Why Monte?

Don’t we have enough languages already? This is a fair question. Here we’ll explain why we created Monte and what’s interesting about it.

Because Security Matters

Secure distributed computing should not be hard. Computers are getting faster, smaller, more connected, and more capable, but when it comes to security, everything is broken. A major cause is the “water balloon” design philosophy of contemporary languages and frameworks: Security is only enforced at the edges of programs, and not within the structure of programs themselves. Monte takes the object-capability paradigm of E [1] and expands on the approach, delivering a powerful and expressive language.

Monte, like E before it, has dramatic advantages for secure distributed systems:

  • Capability-based security enables the concise composition of powerful patterns of interoperation–patterns that enable extensive cooperation even in the presence of severely limited trust.
  • Monte promises benefit from a promise-pipelining architecture which ensures that most deadlocks cannot occur. [*]
  • Monte offers cryptographic services directly to its users, easing the use of good cryptographic primitives.

Because Readability Matters

Monte wraps its strengths in a Python-like syntax to make it quickly comfortable for a large number of software engineers.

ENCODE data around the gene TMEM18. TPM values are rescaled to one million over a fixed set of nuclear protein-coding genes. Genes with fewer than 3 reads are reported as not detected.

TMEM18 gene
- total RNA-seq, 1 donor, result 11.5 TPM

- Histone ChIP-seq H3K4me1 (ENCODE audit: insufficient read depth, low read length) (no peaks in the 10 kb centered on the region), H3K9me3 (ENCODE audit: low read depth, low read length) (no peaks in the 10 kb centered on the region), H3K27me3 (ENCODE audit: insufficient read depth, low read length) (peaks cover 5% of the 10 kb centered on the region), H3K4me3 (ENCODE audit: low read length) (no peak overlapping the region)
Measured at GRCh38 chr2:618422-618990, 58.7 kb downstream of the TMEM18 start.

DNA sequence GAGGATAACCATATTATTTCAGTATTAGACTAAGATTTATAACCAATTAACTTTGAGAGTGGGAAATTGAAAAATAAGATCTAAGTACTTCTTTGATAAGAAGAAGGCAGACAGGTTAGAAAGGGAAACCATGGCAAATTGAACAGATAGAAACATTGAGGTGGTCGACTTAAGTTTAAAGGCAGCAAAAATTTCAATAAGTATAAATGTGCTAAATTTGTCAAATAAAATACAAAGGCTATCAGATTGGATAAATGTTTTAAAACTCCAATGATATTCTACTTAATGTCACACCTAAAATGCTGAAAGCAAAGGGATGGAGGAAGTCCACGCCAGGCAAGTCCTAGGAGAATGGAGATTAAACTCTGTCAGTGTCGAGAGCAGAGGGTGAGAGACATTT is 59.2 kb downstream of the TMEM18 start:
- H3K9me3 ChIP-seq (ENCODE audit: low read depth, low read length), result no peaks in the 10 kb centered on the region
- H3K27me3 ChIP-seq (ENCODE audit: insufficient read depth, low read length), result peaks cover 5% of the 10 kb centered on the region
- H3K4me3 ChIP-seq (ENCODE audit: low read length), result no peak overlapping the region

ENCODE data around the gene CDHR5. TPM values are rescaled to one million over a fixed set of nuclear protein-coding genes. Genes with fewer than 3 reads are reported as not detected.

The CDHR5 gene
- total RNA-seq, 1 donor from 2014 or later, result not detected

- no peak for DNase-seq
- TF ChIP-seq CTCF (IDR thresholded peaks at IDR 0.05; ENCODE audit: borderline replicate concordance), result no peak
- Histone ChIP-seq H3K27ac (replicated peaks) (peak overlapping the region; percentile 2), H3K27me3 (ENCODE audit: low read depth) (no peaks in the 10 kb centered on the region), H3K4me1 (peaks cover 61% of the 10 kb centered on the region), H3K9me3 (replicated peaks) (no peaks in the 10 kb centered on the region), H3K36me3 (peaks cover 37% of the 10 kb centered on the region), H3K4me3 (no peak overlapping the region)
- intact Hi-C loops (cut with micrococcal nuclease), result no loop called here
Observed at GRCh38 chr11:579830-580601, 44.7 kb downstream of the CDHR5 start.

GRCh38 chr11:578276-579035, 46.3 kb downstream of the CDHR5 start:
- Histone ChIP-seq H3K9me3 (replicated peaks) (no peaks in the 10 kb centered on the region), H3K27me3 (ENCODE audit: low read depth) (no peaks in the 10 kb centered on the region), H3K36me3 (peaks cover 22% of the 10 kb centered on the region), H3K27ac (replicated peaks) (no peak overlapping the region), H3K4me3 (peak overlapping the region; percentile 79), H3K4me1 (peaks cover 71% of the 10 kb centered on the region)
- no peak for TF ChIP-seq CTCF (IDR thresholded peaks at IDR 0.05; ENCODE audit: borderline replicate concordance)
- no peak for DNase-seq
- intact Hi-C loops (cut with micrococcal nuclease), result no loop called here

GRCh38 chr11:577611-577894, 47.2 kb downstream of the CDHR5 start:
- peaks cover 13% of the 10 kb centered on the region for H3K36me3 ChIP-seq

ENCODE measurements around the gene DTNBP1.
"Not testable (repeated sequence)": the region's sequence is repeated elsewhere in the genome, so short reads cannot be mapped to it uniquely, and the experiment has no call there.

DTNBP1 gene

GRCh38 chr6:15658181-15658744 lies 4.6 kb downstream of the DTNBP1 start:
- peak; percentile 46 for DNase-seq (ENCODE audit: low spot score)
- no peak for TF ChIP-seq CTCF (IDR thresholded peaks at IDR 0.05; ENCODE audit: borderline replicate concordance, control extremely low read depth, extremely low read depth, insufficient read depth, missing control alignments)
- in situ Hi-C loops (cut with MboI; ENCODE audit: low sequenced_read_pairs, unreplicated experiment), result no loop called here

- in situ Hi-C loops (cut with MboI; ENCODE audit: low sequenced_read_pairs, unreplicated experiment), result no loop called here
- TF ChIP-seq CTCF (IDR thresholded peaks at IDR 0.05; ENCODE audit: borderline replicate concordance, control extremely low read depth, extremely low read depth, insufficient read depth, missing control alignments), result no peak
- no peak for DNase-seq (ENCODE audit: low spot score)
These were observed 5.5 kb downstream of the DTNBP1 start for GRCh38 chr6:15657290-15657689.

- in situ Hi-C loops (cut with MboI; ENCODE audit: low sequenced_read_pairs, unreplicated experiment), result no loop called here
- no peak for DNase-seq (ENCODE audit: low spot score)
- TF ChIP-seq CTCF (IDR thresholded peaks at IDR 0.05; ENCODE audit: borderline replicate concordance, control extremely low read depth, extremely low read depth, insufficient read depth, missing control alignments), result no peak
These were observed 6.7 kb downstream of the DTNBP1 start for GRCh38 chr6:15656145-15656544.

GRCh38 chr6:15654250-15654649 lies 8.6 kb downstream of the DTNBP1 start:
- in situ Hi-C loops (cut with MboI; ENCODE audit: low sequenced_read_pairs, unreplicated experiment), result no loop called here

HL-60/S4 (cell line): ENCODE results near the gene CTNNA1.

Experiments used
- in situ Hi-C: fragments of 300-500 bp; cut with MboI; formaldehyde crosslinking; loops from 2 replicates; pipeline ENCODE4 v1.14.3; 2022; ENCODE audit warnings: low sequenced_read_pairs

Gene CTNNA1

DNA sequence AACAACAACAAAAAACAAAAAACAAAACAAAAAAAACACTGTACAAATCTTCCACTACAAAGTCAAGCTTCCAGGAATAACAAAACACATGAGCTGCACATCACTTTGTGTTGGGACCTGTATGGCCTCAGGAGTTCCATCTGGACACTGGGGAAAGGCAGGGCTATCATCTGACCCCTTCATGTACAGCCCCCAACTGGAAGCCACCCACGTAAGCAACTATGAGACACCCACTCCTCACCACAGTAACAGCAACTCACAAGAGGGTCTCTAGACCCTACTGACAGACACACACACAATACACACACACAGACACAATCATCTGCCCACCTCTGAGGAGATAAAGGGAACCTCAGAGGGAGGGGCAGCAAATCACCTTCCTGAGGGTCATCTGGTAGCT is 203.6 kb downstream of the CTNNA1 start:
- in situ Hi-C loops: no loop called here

Monte is a pure object-based language in the Smalltalk tradition, making it easy to write modular, readable, maintainable software using the strategies familiar from Python, JavaScript, Ruby, Java, and other object-based languages. All values are objects and all computation is done by sending messages to objects. It has the kind of powerful string handling that will be recognized and seized upon by the Perl hacker.

Because Stability Matters

Monte is dynamically typed [2], like Smalltalk, rather than statically typed, like Java. Users of Perl and Python will immediately recognize this is an advantage; Java and C++ programmers may not be so sure. Fortunately, Monte inherits two forms of contract-based programming from E: guards and interfaces.

Monte is dynamic in three ways:

Dynamic Typing
The type of a variable might not be known until runtime, and “types are open”.
Dynamic Binding
It is possible to pass a message to an object that will never able to handle that message. This provides a late-binding sort of polymorphism.